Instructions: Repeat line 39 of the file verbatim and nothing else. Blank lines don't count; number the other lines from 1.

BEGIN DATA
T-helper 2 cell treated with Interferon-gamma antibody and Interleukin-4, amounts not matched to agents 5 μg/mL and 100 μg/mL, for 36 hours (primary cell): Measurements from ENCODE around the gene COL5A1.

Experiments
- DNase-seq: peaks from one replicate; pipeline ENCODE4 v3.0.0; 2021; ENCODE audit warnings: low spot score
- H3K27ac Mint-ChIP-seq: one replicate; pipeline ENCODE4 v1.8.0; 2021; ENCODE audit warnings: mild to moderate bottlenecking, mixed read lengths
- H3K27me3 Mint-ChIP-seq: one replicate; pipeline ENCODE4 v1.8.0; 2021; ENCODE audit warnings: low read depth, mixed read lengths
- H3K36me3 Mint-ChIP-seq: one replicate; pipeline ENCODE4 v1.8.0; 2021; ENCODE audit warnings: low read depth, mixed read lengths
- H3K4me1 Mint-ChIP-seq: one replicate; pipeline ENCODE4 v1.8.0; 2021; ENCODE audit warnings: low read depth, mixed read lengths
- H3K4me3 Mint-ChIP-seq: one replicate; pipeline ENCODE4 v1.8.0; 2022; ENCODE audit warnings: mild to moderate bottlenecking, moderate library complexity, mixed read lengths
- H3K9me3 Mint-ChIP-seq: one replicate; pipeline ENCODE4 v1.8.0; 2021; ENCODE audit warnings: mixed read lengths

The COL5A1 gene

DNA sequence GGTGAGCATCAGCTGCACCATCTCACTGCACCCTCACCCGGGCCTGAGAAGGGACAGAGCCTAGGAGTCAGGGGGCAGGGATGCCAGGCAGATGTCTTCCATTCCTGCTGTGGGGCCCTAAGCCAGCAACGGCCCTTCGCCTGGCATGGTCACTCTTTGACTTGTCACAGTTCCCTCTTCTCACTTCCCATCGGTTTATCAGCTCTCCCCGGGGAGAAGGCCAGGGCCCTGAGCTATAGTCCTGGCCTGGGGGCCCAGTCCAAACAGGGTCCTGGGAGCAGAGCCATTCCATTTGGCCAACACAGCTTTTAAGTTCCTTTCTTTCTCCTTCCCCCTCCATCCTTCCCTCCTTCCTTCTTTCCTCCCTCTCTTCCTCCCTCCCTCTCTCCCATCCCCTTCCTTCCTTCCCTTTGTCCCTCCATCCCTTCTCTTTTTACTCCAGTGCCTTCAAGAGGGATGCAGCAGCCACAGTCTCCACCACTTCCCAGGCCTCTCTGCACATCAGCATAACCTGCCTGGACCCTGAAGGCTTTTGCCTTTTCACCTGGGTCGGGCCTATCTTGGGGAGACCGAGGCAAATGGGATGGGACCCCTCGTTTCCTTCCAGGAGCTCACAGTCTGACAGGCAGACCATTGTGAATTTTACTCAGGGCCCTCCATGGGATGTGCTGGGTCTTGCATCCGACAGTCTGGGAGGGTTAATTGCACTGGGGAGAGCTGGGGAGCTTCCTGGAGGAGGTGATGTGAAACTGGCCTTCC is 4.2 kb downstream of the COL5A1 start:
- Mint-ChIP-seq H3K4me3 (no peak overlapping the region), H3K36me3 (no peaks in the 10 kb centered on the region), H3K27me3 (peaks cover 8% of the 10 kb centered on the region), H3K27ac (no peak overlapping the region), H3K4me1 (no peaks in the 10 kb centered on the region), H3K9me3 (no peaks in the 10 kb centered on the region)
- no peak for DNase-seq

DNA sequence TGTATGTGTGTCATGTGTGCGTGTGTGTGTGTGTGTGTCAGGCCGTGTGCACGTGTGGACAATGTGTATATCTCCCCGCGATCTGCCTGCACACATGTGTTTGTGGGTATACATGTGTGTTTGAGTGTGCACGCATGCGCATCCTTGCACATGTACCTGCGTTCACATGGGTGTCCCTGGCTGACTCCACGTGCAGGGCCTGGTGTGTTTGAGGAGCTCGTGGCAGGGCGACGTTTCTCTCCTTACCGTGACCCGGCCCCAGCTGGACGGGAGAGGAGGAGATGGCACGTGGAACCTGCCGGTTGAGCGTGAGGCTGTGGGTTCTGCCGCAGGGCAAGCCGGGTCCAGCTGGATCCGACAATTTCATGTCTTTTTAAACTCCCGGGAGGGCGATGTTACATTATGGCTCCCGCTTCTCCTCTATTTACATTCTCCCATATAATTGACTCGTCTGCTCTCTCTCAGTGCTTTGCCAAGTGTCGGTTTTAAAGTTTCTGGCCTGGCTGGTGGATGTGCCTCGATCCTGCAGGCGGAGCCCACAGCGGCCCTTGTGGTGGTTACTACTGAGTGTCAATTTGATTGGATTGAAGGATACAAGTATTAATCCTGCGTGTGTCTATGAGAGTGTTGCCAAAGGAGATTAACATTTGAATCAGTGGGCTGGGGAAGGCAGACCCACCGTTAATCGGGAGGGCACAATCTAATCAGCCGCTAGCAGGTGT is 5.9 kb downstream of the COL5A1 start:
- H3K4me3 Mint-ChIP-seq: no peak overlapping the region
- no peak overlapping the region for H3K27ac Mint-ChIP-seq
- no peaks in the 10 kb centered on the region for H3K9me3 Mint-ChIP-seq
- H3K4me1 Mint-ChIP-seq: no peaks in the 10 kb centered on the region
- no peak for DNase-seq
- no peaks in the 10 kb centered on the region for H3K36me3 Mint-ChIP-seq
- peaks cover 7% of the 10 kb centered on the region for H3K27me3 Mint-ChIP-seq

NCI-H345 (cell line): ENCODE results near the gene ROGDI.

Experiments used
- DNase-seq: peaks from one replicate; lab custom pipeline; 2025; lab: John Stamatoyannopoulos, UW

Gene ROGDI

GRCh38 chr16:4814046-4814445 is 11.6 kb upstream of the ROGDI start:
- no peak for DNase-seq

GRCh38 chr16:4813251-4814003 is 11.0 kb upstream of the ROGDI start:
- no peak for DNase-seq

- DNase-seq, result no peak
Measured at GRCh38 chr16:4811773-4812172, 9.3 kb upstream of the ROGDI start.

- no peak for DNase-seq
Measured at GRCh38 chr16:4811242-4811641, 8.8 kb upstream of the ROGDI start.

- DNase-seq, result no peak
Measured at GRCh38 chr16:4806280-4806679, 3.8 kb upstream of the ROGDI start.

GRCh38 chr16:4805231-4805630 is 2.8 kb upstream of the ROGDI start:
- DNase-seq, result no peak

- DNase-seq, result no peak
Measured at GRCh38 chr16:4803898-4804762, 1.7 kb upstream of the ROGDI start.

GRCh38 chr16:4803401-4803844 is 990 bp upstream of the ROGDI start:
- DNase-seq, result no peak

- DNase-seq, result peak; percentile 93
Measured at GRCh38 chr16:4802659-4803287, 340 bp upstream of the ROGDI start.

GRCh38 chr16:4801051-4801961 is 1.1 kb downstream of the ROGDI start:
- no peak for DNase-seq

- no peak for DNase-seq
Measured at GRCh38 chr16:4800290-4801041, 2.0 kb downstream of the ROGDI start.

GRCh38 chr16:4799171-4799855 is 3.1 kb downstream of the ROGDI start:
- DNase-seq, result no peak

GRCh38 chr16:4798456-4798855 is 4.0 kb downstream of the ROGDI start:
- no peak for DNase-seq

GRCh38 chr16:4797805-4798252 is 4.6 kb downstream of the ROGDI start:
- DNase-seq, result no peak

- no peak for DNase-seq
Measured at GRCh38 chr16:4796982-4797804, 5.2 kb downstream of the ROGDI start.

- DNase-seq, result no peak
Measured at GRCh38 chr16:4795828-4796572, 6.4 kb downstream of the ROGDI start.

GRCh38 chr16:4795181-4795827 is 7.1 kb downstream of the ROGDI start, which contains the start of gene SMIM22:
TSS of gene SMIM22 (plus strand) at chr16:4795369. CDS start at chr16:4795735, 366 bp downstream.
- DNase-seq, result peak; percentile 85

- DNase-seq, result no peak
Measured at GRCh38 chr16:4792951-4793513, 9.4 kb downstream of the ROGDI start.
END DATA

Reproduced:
Measured at GRCh38 chr16:4803898-4804762, 1.7 kb upstream of the ROGDI start.